11 January 2022

Events in Belfast mean the time for Protocol deliberation is running out

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In an article in this week’s Sunday Telegraph, Foreign Secretary and Brexit negotiator Liz Truss reiterated that the UK will trigger Article 16 if the EU does not make rapid concessions on the Northern Ireland Protocol. For more than six months, ministers have directed this threat at Brussels, as the Government tried in vain to dismantle the internal economic border between Great Britain and Ulster that it signed up to in 2019.

Political leaders in Northern Ireland offered standard issue responses to Truss’s remarks. Unionists applauded her apparent resolve, while nationalists and pro-EU liberals criticised her tone as ‘unhelpful’. That may have inspired a pronounced sense of déjà vu, but as it happens developments in the province’s devolved government could soon overtake protracted negotiations with Brussels anyway.  

The commencement of legal proceedings against Irish Sea checks by a prominent anti-Protocol campaigner, has forced Northern Ireland’s Agricultural Minister, Edwin Poots, to submit their operation to a potential vote at the Stormont Executive.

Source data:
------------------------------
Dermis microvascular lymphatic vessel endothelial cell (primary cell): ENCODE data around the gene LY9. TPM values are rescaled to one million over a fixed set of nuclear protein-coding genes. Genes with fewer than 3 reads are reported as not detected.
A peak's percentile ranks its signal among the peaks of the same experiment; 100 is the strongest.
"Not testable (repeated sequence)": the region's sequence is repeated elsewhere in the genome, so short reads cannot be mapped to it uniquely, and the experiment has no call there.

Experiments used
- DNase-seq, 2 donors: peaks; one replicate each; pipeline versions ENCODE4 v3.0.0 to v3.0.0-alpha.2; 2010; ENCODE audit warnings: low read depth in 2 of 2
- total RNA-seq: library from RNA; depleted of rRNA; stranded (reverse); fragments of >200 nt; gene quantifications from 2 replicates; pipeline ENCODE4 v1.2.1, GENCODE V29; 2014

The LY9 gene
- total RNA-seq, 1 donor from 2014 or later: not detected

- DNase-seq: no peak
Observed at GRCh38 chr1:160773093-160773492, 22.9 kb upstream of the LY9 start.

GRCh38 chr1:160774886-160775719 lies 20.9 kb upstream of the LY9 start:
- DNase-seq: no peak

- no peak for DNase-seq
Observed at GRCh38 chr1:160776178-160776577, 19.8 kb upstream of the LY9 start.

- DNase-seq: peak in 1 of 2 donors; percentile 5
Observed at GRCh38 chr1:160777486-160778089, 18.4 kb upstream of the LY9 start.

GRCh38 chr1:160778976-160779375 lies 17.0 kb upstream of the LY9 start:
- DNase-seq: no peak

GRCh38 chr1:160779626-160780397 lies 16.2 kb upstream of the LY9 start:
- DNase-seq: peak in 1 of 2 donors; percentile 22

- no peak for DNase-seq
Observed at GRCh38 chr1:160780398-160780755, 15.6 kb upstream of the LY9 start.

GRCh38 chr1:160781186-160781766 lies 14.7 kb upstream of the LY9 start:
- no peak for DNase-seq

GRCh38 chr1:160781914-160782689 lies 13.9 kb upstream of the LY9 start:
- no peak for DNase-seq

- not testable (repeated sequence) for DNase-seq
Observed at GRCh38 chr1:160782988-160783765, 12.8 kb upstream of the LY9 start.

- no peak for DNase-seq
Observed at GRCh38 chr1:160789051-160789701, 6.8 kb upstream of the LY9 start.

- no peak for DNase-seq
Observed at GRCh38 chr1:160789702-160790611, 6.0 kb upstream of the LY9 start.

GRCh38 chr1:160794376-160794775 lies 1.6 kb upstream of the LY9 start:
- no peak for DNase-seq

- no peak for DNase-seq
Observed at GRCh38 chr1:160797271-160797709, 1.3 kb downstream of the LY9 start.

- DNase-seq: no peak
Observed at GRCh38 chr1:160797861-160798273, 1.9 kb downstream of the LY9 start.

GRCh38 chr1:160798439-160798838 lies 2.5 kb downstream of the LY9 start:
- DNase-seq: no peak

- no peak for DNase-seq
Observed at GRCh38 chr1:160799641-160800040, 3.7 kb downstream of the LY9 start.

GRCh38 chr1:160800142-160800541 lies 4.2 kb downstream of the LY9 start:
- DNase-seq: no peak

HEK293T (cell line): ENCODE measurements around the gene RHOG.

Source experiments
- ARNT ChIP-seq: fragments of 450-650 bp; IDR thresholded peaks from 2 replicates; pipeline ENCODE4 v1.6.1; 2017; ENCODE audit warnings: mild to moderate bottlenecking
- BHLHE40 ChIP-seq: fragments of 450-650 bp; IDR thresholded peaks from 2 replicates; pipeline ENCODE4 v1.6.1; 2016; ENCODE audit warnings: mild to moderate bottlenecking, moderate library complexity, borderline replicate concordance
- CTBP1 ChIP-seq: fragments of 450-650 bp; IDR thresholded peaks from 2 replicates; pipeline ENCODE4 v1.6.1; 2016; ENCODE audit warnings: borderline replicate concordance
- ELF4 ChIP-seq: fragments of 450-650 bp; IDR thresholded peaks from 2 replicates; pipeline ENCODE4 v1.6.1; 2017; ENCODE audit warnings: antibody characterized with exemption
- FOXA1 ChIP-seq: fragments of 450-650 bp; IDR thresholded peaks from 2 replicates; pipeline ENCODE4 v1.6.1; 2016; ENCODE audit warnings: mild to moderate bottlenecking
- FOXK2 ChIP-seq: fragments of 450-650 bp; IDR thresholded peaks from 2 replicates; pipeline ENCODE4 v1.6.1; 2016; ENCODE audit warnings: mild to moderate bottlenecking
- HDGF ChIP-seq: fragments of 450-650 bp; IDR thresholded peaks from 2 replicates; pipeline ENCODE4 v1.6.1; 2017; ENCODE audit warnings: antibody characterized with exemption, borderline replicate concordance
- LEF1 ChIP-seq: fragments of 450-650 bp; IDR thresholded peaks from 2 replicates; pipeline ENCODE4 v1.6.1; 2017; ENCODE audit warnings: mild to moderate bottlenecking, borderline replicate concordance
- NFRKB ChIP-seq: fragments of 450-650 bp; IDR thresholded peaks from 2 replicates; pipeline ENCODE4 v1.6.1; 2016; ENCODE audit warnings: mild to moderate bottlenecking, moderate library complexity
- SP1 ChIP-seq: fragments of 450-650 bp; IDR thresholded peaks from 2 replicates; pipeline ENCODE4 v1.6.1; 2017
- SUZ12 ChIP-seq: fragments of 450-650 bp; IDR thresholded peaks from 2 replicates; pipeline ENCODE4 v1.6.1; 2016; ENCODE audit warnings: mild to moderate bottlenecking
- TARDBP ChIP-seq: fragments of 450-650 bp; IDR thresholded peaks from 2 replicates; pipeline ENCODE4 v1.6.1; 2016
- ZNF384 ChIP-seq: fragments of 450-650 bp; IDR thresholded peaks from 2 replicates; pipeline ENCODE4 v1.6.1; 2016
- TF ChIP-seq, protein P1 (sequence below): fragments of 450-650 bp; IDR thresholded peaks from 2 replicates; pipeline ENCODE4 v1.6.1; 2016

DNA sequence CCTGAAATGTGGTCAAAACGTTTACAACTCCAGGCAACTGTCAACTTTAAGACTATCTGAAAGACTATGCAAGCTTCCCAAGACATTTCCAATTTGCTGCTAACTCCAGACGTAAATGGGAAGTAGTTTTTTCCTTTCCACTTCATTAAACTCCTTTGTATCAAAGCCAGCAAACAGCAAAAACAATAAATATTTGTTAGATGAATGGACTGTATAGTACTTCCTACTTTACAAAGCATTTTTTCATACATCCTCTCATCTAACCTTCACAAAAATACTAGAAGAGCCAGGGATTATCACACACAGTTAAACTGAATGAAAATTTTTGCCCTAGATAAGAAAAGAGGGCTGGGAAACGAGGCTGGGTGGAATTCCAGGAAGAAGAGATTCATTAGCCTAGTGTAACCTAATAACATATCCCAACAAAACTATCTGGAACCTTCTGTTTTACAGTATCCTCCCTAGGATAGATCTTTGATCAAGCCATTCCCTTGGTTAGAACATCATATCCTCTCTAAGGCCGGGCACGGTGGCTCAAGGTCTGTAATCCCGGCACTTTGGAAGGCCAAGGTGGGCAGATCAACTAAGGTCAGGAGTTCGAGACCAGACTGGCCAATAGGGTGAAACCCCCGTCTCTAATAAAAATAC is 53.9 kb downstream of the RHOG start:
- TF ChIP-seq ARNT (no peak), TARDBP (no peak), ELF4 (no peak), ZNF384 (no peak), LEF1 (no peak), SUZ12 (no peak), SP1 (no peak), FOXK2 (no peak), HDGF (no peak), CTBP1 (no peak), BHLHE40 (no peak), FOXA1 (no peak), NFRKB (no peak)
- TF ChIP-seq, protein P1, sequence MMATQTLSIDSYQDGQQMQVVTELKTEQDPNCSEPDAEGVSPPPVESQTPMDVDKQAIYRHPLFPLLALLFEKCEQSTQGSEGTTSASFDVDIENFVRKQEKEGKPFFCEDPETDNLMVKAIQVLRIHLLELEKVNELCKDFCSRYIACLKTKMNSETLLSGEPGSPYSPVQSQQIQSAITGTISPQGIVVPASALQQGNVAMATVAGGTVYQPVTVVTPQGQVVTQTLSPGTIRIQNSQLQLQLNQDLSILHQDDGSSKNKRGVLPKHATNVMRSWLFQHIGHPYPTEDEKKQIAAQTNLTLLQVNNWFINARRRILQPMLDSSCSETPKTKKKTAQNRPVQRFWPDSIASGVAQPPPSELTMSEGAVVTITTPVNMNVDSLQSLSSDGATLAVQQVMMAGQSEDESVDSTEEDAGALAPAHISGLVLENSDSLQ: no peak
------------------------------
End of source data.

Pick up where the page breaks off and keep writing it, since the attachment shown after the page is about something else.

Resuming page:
Last week, the Unionist Voice Policy Studies group published a report explaining the grounds for the legal action. The outfit is fronted by loyalist activist Jamie Bryson, who launched a case against the Department of Agriculture at the end of last year, and Baroness Hoey wrote the foreword to the report.

The basis of the challenge was deceptively simple. 

Stormont’s power-sharing rules determine that ‘significant’ or ‘controversial’ aspects of policy must be discussed and agreed by the Northern Ireland Executive. In order to implement the Protocol against the wishes of unionists, the Government changed the law (and deviated seriously from the Belfast Agreement) so that a simple majority of MLAs in the Assembly, rather than a majority of unionists and nationalists, could back the Irish Sea border. But the requirement for ministers to agree on controversial decisions remained in place via the Northern Ireland Act and the ministerial code. 

The Department of Agriculture, under Mr Poots’ leadership, is responsible for implementing checks at Ulster’s ports under the terms of the Protocol. Mr Bryson argued that this policy should have been discussed and agreed by the Executive, to render it legal.

Rather than fight his claim in court, the department effectively conceded its validity. Mr Poots announced that he would table a paper on the operation of Protocol checks, for the consideration of fellow ministers, before the end of January. 

The question is, what now?

Poots is a veteran DUP politician who was briefly party leader last year, before being toppled by colleagues. HIs nationalist and Europhile opponents point out that he only ever implemented the Protocol against his will and they are cynical about his motives in accepting the basis of this legal challenge.